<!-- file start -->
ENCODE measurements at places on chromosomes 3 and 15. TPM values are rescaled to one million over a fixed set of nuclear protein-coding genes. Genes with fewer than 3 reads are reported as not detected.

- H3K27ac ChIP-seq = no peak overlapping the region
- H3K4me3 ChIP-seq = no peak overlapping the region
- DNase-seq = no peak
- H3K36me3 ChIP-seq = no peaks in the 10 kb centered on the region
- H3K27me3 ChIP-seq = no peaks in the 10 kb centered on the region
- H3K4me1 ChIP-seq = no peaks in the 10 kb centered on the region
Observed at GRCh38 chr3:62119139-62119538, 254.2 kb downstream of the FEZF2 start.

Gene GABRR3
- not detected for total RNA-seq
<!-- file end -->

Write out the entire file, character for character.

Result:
ENCODE measurements at places on chromosomes 3 and 15. TPM values are rescaled to one million over a fixed set of nuclear protein-coding genes. Genes with fewer than 3 reads are reported as not detected.

- H3K27ac ChIP-seq = no peak overlapping the region
- H3K4me3 ChIP-seq = no peak overlapping the region
- DNase-seq = no peak
- H3K36me3 ChIP-seq = no peaks in the 10 kb centered on the region
- H3K27me3 ChIP-seq = no peaks in the 10 kb centered on the region
- H3K4me1 ChIP-seq = no peaks in the 10 kb centered on the region
Observed at GRCh38 chr3:62119139-62119538, 254.2 kb downstream of the FEZF2 start.

Gene GABRR3
- not detected for total RNA-seq